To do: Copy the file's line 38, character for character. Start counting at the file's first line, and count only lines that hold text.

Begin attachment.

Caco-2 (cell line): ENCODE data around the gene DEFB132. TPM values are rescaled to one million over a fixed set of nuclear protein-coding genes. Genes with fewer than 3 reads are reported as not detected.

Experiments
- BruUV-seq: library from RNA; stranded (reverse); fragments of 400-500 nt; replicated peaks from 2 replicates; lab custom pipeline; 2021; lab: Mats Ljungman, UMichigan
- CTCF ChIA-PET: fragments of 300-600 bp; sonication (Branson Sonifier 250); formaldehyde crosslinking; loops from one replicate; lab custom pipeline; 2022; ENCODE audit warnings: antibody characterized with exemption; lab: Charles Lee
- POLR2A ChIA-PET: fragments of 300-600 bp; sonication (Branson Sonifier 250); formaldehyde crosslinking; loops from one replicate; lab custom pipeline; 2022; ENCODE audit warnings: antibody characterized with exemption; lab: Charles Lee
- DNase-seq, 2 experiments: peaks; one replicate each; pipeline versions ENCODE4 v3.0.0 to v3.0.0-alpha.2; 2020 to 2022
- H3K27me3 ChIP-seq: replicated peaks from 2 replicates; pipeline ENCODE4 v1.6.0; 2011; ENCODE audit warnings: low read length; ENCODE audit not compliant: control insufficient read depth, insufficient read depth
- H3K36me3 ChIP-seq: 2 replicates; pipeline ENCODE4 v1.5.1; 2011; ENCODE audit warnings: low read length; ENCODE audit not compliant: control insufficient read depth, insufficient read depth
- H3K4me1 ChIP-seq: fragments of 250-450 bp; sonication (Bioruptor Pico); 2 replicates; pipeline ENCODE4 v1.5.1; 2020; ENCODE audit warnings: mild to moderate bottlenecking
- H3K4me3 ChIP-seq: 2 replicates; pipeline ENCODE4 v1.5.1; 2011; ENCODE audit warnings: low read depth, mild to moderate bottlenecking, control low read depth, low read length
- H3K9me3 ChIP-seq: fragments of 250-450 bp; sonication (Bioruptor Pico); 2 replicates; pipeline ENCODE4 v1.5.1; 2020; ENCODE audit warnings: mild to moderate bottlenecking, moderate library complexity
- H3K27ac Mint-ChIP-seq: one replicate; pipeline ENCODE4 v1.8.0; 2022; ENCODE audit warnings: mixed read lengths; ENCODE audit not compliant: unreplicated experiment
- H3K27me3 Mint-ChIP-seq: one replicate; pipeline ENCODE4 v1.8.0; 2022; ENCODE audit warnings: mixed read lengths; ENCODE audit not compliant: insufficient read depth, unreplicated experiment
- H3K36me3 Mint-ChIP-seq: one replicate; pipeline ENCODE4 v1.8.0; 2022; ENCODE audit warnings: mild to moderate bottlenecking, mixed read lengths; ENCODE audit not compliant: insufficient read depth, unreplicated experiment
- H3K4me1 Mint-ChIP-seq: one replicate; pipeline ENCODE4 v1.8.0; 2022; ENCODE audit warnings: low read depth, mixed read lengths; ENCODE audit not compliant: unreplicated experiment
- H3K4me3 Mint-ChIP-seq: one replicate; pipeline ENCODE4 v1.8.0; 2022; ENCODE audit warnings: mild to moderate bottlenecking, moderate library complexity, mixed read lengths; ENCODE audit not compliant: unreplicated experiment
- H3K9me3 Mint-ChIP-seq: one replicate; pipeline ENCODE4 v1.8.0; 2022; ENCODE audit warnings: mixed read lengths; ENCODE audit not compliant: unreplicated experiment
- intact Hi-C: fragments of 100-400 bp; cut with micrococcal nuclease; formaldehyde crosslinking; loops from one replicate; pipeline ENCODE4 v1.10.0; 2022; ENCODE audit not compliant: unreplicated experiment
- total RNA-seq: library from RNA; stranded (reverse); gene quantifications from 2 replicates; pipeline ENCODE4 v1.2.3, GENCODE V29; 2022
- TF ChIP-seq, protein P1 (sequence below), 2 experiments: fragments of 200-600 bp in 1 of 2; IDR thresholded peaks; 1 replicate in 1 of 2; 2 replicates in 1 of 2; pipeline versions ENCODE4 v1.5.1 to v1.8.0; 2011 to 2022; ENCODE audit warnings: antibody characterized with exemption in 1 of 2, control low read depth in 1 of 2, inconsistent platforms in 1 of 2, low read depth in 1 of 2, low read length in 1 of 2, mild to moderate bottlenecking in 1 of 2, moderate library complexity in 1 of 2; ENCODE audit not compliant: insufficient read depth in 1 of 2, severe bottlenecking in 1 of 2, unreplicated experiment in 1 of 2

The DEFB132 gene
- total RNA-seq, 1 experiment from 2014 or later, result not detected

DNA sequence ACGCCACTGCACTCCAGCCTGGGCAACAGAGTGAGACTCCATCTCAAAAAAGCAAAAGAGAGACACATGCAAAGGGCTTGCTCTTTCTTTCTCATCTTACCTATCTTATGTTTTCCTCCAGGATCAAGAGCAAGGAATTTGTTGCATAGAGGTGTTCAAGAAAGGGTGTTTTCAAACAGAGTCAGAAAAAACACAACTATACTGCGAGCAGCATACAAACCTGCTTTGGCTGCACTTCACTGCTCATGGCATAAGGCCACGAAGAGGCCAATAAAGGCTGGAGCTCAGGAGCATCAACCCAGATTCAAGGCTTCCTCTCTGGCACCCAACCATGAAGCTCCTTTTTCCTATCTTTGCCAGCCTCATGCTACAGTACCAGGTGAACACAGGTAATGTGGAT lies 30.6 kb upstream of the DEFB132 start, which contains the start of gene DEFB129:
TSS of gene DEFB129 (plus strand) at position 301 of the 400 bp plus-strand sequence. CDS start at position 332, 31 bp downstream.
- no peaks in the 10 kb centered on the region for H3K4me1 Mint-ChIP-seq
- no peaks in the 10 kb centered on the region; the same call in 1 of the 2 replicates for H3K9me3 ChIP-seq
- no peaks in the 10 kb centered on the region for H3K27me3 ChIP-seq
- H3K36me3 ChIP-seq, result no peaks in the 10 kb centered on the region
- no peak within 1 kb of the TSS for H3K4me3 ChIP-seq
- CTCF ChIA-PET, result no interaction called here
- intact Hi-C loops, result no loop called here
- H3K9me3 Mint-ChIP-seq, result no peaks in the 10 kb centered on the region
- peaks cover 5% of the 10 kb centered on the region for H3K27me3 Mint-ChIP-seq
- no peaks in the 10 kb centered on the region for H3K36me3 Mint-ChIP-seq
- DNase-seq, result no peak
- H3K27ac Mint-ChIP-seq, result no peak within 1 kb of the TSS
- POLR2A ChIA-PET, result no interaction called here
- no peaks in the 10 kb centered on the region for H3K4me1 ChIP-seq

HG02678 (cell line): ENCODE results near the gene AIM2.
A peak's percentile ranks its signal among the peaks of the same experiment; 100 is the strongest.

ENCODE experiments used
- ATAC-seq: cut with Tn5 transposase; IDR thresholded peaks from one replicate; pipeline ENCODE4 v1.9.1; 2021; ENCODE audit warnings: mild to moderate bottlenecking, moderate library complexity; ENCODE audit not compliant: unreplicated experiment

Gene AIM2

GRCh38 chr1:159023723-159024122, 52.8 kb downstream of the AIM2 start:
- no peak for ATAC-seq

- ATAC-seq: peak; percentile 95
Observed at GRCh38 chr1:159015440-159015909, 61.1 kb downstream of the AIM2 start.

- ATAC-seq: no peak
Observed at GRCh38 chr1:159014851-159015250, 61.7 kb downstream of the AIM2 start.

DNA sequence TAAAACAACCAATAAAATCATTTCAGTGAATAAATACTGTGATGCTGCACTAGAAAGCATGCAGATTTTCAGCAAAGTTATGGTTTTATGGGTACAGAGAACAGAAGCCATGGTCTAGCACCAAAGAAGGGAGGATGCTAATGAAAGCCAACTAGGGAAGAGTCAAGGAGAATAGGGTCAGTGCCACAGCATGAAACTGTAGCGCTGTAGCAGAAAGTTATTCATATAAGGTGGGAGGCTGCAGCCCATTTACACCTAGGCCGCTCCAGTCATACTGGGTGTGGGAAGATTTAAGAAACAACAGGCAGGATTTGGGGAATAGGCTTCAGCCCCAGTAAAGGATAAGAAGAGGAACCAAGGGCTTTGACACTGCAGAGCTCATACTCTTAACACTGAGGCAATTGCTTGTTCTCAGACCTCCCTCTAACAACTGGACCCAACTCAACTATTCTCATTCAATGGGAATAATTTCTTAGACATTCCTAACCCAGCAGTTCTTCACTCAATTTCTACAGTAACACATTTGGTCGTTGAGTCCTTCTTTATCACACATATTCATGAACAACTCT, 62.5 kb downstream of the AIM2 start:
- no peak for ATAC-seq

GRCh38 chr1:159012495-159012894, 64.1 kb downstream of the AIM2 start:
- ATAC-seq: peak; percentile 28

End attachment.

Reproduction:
- no peaks in the 10 kb centered on the region for H3K4me1 ChIP-seq